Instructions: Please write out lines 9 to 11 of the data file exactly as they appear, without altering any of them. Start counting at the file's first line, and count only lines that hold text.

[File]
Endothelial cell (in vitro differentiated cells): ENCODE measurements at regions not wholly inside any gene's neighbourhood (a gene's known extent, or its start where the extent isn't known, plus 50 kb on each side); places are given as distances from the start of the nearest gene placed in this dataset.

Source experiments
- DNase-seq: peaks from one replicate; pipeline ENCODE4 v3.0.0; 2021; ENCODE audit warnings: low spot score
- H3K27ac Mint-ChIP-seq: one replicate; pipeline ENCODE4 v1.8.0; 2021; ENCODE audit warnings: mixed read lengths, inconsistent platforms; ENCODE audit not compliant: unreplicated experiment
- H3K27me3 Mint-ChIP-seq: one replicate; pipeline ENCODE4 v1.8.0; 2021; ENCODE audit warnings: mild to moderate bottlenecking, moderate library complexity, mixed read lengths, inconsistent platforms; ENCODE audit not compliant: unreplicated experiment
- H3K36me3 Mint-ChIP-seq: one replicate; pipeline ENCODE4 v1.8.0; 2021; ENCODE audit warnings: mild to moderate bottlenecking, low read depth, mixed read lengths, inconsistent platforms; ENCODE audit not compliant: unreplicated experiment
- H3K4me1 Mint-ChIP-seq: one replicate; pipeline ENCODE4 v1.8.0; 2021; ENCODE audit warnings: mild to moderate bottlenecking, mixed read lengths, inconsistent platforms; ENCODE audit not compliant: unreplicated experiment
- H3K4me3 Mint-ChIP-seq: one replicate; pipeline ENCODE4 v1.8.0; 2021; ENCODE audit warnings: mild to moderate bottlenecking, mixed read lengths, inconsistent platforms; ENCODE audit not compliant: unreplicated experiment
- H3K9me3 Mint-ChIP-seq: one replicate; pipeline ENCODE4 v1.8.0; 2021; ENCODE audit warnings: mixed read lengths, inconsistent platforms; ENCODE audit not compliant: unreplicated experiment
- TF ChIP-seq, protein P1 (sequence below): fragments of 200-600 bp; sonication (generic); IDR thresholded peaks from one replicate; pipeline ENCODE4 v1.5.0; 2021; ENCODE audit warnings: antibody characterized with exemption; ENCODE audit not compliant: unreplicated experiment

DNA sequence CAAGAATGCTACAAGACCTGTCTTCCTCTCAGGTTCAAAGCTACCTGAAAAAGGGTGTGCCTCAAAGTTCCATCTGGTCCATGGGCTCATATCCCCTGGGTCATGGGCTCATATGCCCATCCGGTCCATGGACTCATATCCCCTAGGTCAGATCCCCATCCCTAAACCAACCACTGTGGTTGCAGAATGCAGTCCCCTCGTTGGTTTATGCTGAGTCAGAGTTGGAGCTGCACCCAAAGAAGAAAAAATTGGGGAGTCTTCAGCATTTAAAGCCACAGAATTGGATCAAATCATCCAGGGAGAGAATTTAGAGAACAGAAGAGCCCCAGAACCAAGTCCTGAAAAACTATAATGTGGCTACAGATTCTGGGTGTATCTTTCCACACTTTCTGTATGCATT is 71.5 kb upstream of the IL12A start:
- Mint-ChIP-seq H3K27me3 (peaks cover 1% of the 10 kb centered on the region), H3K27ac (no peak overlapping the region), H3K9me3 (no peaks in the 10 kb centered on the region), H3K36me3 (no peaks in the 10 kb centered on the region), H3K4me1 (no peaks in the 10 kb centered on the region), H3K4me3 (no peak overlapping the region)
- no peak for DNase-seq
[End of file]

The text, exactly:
- H3K9me3 Mint-ChIP-seq: one replicate; pipeline ENCODE4 v1.8.0; 2021; ENCODE audit warnings: mixed read lengths, inconsistent platforms; ENCODE audit not compliant: unreplicated experiment
- TF ChIP-seq, protein P1 (sequence below): fragments of 200-600 bp; sonication (generic); IDR thresholded peaks from one replicate; pipeline ENCODE4 v1.5.0; 2021; ENCODE audit warnings: antibody characterized with exemption; ENCODE audit not compliant: unreplicated experiment

DNA sequence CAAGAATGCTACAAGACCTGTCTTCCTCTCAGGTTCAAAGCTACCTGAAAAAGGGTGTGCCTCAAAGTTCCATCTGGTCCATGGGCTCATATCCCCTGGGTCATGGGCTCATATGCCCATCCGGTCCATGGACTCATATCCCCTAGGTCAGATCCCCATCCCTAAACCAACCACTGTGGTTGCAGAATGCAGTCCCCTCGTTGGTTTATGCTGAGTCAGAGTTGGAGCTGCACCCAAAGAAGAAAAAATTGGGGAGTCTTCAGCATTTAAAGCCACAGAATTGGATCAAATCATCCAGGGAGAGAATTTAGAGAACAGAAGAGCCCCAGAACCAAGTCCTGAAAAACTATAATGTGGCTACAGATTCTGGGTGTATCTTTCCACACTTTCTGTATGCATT is 71.5 kb upstream of the IL12A start: